As readers of the blog know, I am keen to see the reinvention of the business school.
I have several reasons, the chief of this is that many b-schools are, like the army, fighting yesterday’s battles.
I saw someone arguing recently that the knowledge economy has been replaced by the creative economy. (Come to think of it, it was BusinessWeek. They were offering this as one of their take-aways for 2005.)
The Knowledge Economy is giving way to the Creative Economy. Information has become a commodity like coal or corn. People once thought that superiority in technology and information would ease the economic pain of outsourcing manufacturing to Asia. But it turns out that a good deal of knowhow–software writing, accounting, legal work, engineering–can be outsourced to places like India, China, and Eastern Europe, too. […]
The solution: Focus on innovation and design as the new corporate core competencies. To prosper, companies have to constantly change the game in their industries by creating products and services that satisfy needs consumers don’t even know they have yet. [BusinessWeek, below]
And I thought to myself, "oh, fine, b-schools are only now coming to come to terms with the knowledge economy. God help them when it comes to the creative economy."
In point of fact, b-schools are bad at preparing people for dynamism inside the corporation and outside in the marketplace. They are completely hopeless when it comes to teaching students about cultural literacy. And without this knowledge, MBAs cannot hope to manage or respond to sudden changes in consumer taste aned preference. Everything comes as a blind side hit.
Sometimes I amuse myself by assembling a "dream team" faculty for the "Dynamism department" at a business school. Several of the readers of this blog have a cherished place there, not to mention a named chair. (Hey, as long as I am just making it up I can afford to be extravagant.)
But then I snap out of it and it occurs to me that the bricks and mortar model here is probably done for. We must begin from the ground up.
Then I fell to thinking about a business school founded in blogging.
Here then are some rules for the blogger business school:
1. you must blog to be admitted
2. how well you blog will be used to determine whether you are admitted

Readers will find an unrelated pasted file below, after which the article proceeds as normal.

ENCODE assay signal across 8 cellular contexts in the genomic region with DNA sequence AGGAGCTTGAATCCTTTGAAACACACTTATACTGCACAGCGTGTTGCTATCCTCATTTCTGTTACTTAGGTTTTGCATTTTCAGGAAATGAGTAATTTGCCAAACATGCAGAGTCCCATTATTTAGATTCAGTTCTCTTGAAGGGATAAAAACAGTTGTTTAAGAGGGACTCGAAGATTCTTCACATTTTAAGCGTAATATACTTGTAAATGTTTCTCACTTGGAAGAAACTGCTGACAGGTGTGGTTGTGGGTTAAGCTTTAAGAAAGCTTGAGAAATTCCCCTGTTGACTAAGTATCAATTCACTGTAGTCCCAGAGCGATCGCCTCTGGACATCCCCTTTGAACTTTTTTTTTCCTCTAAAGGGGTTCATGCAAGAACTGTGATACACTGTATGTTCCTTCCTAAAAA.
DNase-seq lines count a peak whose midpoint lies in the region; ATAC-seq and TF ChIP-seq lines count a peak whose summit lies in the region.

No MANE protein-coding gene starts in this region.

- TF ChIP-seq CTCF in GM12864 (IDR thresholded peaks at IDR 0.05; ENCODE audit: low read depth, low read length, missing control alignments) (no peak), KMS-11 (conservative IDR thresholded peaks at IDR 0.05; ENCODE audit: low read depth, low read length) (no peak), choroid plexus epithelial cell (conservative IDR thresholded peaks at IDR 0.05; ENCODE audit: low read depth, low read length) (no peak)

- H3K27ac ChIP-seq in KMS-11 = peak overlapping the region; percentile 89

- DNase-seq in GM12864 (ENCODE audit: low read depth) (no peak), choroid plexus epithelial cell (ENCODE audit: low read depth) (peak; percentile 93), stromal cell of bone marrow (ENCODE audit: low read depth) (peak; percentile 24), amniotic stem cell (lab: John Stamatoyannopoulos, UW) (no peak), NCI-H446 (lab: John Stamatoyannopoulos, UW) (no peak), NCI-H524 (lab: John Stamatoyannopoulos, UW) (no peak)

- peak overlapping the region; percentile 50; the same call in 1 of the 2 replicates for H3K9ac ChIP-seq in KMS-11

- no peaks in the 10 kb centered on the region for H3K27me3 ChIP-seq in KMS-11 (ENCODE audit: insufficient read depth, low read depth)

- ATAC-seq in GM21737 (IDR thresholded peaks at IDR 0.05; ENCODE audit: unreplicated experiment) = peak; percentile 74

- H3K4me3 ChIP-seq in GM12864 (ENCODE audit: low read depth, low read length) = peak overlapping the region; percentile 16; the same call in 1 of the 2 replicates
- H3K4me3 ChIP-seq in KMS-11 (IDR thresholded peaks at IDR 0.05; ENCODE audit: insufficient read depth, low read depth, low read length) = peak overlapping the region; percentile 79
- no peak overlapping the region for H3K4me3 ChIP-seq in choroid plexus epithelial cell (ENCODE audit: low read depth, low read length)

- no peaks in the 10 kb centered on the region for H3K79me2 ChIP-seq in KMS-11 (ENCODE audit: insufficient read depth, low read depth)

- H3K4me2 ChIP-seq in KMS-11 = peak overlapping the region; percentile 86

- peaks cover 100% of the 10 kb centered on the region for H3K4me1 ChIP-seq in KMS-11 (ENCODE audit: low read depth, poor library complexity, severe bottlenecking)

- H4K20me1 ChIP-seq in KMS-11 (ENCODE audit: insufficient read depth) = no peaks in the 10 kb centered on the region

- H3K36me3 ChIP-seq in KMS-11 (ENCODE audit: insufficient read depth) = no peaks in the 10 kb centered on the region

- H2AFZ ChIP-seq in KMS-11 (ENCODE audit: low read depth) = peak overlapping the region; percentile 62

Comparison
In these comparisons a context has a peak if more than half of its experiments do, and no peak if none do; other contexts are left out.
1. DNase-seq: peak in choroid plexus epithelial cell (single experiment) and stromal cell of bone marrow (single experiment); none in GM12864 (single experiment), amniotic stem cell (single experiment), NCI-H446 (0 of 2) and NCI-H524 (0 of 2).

3. most instruction will happen on line
3.1 there may be 1 week get-togethers in the summer, and the occasional weekend
4. everyone will keep their "day job"
5. instruction will consist in problem solving
6. using real time, real world problem sets
7. these problem sets will be created by shadowing real world problems.
[We know for instance that over the last week or so Mitch Hurwitz is struggling to decide what to do now that Arrested Development has been cancelled by Fox. (see my post on the topic). Today, we learn that Hurwitz may do a deal with Showtime. Because they are suberbly well informed, the class will have picked up Hurwitz’s problem early, come up with its own recommendations…and then rethought the whole thing as additional data about the Showtime deal becomes evident.]
8. classroom activities will take place for an hour at one’s desk, perhaps once a week per course.
9. students will do their own prep, drawing and posting useful information as they go.
10. post hoc, there will be links for follow up. For example:
10.1. each "problem post mortem" will be tagged: "this is an HR issue, with 3 options." Each options will be laid out with key passages from the managerial literature with further links to the paradigms of key thinkers. Collaborators may take issue with these assertions and correct them in the manner of a Wikipedia. This may be the only body of work that is not disclosed to a general public. This is the body of knowledge that belongs to each class.
11. problem solving will be collaborative, organized into teams, one team set against the other, teams will emerge spontaneously in the course of the debate, teams will not remain fixed in membership
12. all of this will happen under glass. The b-school will be posted! The difference between students and observers will be rights of participation as determined by program admission.
13. I haven’t quite figured out how grades are given, though this too may be an antique concept. The question is whether you get the degree, and this decide when the faculty meet to look at a student’s contribution to a problem solving session of the student’s choice, of their choice, and one chosen at random.
14. No one fails. They just don’t graduate.
Anonymous. 2005. Best of 2005: Ideas: The Way to Succeed in The Creative Economy: Innovate. BusinessWeek. here.
McCracken, Grant. 2005. The Arrested Development case study: Say you’re Mitchell Hurwitz, what would you do? This Blog Sits At the… November 25, 2005. here.
I’m curious, what about the international dimension i.e. “students” from outside the US, who might bring an interesting viewpoint or approach to solving problems, but who might have difficulty with US culutural literacy on which most of the cases would probably be based? Would international students present a problem or would their exclusion be an acceptable trade-off?
Grades (or class rank) could just be determined by the teams. If teams don’t stay fixed people will gravitate towards teams which are doing the most interesting things. So, over the course of a student’s career the teams they found or co-found would have done poorly and lost others or done well and gained people. If someone is less assertive in forming teams yet is recruited consistently that will be reflected in their standing. These two things can and should be measured.
Regarding international students, there will certainly be an increased difficulty. But if this is a business school based in America and hiring is happening by businesses looking to do work in America, this will be mimicked in the world outside of school. Or provided this model works, it would seem that other schools will spring up in different regions, and the cultural literacy will focus on local problems.